Now that the Cincinnati Bengals are off the draft clock, they've turned their focus to signing draft picks, adding undrafted free agents, making cuts where necessary and resuming training for the upcoming season.
Through its eight-player draft class, Cincinnati showed how serious it was about having a more physical offense was. Half the Bengals' picks were offensive players, but two players in particular should contribute to the renewed focus on rushing that new offensive coordinator Hue Jackson has promised to bring. Other anticipated undrafted free agency additions make that even more evident.
The running game is where we begin with Monday's post-draft Quick Takes:
1. Run-game adds: The Pros. We're going to do these first two Quick Takes in a "Pro vs. Con" format. First the pros to the running-game additions the Bengals made this weekend. When we look at the running back the Bengals drafted, Jeremy Hill (LSU, second round), there actually is a lot to like. Just consider the stats from his final season: 1,401 yards, 16 touchdowns and 6.9 yards per carry ... most of them against SEC defenses. During their film study of Hill's play within LSU's pro-style offense, Bengals coaches were impressed that Hill created holes with his agility, speed and power-running style. Several other running backs they considered played in spread offenses that set up blocking lanes that won't regularly be there in the NFL. Another pro: center Russell Bodine (North Carolina, fourth round), who is considered a truly physical center. He's noted for his toughness and strength, and could be the perfect interior lineman (he played some guard, too) to run Cincinnati's renewed power game behind.
Along with those draft picks, the Bengals are expected to sign the following undrafted free agents: interior linemen Dan France (Michigan State) and Trey Hopkins (Texas), fullbacks Ryan Hewitt (Stanford) and Nikita Whitlock (a defensive tackle at Wake Forest), and running backs Jeff Scott (Ole Miss) and James Wilder Jr. (Florida State). It's clear the Bengals at least want to explore what their offense can look like with all these training-camp invitees.
2. Run-game adds: The Cons. The cons to the Bengals' run-game selections have to do with whether the Bengals were true to the "best player available" drafting model, and if they are worried about any red flags from certain players' pasts. We'll start with Hill, who was picked two spots ahead of Ohio State's Carlos Hyde and one spot behind Bishop Sankey, who was the first running back selected. Hill has intangibles the Bengals' coaches like, but most draft projections had him rated below both Hyde and Sankey. Did his selection fit the bestplayer available model the Bengals like to trumpet? Maybe not. There also were issues with Hill's past, including a conviction for a misdemeanor sexual assault incident when he was in high school, and an arrest following a bar fight that was caught on camera just last year. The Bengals didn't seem too troubled by those issues, although many outside of Paul Brown Stadium are. Using a second-round pick on a player with his background could be perceived as a gamble. Similarly, Wilder, a physical, upright and tall (he's 6-foot-2) runner, had arrests and maturity issues when he was in college. The risk is dramatically minimized in his case, though, since he went undrafted.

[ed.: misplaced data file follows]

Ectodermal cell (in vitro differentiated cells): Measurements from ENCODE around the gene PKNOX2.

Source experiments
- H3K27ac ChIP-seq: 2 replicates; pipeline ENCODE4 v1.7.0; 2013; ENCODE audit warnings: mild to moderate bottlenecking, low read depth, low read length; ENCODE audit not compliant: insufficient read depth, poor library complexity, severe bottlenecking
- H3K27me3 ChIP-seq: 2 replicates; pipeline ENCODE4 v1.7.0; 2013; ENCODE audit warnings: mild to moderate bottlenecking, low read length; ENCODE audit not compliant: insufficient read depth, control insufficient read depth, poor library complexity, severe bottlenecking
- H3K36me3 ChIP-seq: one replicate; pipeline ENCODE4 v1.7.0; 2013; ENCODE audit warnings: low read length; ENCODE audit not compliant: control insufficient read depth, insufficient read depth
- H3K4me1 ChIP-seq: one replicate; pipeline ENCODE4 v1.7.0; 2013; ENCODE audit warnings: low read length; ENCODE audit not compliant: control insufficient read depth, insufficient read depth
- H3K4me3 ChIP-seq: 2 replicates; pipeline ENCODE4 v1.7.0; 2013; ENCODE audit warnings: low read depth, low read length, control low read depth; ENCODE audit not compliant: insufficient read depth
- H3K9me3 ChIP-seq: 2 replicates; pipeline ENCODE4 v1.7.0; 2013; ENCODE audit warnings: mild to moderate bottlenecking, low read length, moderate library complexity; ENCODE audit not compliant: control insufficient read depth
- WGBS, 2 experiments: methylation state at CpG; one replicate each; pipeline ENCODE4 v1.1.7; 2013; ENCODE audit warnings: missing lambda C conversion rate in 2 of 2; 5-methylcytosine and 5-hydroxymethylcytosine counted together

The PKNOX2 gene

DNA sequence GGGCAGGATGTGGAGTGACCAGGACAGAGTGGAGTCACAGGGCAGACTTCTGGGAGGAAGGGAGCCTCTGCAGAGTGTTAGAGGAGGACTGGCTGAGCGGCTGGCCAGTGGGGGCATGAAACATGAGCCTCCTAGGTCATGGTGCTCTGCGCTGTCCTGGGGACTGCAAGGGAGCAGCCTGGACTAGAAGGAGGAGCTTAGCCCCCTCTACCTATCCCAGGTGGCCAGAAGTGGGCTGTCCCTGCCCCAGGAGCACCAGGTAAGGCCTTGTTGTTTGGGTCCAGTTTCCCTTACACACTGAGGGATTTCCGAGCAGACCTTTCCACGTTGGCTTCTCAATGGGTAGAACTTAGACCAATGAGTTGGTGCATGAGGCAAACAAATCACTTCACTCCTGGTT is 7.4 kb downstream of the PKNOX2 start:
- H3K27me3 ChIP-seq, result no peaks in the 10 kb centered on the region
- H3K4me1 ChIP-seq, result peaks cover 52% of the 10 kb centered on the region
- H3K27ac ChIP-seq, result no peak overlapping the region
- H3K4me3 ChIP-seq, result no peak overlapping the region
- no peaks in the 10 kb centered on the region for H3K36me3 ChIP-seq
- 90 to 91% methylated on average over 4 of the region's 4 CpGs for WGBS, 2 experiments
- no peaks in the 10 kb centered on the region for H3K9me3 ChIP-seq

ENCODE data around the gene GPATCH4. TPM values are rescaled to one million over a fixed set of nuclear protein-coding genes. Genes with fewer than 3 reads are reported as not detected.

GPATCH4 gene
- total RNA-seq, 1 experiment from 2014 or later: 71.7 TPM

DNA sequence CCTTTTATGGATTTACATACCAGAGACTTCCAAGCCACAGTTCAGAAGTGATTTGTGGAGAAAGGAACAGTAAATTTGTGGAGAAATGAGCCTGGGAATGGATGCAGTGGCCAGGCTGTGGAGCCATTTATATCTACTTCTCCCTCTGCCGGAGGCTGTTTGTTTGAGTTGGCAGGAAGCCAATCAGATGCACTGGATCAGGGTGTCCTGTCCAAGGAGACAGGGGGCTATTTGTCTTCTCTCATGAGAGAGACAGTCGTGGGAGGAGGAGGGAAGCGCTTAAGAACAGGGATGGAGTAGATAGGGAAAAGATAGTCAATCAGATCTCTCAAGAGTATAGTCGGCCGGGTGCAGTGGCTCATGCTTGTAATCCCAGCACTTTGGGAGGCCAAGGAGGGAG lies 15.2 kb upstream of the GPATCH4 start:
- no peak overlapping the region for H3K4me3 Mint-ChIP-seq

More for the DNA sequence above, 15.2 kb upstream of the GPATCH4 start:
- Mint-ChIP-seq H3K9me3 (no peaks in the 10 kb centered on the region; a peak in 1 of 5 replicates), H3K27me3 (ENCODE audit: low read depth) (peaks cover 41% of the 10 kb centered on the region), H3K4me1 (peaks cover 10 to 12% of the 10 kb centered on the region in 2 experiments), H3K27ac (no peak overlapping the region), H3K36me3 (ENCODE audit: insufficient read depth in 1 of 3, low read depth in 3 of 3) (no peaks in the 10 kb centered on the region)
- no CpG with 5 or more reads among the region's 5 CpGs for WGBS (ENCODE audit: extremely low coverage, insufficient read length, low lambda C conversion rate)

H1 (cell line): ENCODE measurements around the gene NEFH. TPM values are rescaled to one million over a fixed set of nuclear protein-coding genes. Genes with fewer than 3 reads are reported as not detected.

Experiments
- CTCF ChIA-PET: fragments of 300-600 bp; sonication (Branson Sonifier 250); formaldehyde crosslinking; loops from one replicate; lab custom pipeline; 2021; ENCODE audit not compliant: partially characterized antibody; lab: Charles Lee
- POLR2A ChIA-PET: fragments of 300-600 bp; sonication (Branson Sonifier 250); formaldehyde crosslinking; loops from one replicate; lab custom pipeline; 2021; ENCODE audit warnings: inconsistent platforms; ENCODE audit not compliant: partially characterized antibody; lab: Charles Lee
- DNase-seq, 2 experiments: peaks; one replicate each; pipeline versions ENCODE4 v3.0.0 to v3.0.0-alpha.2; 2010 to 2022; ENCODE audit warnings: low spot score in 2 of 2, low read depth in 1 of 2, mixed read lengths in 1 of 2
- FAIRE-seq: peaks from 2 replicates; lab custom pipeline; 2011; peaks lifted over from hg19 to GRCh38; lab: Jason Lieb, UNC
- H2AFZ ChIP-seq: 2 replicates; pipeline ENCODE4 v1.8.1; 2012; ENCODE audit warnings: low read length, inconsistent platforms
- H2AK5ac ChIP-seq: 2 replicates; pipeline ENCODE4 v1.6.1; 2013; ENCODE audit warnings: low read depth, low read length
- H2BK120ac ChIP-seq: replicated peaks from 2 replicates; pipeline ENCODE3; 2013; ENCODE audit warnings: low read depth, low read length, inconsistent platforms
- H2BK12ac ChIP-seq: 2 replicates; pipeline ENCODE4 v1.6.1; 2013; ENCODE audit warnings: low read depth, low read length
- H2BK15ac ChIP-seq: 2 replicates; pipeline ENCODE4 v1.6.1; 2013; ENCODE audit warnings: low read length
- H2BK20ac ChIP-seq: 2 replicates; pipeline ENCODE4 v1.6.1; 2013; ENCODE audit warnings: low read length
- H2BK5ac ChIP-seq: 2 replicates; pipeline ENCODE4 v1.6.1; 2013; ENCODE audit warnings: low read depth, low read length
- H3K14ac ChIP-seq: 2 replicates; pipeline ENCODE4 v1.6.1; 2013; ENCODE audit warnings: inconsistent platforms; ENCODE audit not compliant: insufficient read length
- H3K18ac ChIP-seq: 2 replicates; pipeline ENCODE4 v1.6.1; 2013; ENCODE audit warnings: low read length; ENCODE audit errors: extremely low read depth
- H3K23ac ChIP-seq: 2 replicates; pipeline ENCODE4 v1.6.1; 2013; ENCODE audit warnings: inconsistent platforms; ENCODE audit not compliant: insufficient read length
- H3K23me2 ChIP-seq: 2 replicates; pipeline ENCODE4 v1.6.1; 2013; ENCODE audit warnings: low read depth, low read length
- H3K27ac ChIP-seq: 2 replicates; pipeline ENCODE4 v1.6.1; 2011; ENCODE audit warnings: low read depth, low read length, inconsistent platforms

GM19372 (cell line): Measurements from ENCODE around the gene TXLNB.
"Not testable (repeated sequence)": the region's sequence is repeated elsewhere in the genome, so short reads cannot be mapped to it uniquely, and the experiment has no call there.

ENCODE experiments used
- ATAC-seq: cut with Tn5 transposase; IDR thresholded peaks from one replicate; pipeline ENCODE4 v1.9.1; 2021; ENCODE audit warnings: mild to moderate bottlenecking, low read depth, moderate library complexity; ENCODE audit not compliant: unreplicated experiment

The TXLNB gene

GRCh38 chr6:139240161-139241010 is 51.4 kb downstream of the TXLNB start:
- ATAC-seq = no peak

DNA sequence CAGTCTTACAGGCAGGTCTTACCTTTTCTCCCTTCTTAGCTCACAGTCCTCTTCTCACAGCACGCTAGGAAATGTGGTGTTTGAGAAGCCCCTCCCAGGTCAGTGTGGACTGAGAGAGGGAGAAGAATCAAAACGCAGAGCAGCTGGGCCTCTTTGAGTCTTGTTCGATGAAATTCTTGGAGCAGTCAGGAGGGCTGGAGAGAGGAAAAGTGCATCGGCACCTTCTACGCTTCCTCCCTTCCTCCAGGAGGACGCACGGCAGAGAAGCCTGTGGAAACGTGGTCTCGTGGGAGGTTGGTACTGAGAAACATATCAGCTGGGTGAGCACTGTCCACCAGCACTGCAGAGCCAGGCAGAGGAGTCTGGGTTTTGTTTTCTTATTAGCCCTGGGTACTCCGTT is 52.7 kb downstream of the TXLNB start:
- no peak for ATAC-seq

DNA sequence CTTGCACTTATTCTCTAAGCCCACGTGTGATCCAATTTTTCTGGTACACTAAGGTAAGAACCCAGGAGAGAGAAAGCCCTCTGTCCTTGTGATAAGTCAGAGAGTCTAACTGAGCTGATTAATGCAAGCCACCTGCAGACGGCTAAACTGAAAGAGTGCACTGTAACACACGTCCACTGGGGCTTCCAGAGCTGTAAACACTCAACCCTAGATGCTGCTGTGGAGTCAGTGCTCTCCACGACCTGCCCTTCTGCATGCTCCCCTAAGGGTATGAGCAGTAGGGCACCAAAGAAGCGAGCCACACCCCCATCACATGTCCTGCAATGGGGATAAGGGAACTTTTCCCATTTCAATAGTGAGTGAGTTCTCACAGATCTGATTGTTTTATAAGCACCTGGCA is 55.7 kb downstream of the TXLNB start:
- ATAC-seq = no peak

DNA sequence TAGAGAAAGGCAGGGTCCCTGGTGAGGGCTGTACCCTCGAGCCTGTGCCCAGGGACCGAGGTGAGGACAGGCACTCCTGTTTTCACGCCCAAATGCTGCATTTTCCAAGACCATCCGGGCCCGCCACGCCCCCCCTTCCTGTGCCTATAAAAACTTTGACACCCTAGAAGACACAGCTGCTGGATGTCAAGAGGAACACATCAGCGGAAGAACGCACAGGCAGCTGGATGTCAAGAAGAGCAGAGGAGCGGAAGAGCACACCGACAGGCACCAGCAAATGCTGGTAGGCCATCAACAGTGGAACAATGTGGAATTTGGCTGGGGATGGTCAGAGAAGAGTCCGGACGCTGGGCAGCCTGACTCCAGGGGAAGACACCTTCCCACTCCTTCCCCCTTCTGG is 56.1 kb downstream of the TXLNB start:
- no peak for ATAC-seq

3. M.J. 2.0? As easy as it might be to compare third-round defensive end selection Will Clarke to former Bengals defensive end Michael Johnson, don't. At least not yet. It is true that Clarke has very similar measurements to Johnson -- both are long and lean in body frame and stand taller than 6-foot-6 -- but it probably isn't feasible to equate a rookie's college performance to a proven NFL end. Yes, Clarke will be sporting Johnson's familiar No. 93, but it'll take some time for him to ease into a defense that already includes the likes of ends Carlos Dunlap, Robert Geathers, Wallace Gilberry, Sam Montgomery and Dontay Moch. Still, as picks go, Clarke was a solid mid-round selection, even though many Bengals fans were hoping one of the higher-rated ends like Missouri's Kony Ealy would be selected when Cincinnati made its second-round pick. He was available.
4. One game. Had it not been for Michigan State recruiters attending the Twiggs County High (Ga.) vs. Dooly County High (Ga.) regular-season finale in 2009, Darqueze Dennard might have never been a first-round pick. Spartans coaches made the trek to south Georgia to watch a teammate of Dennard's and instead walked away impressed by what they saw out of him. Later that night, Dennard, a then-high school senior, was told by his high school coach that the recruiters were interested. They eventually extended Dennard his only college offer. Before that game, Dennard thought his football career was nearing its end. He didn't foresee a football future.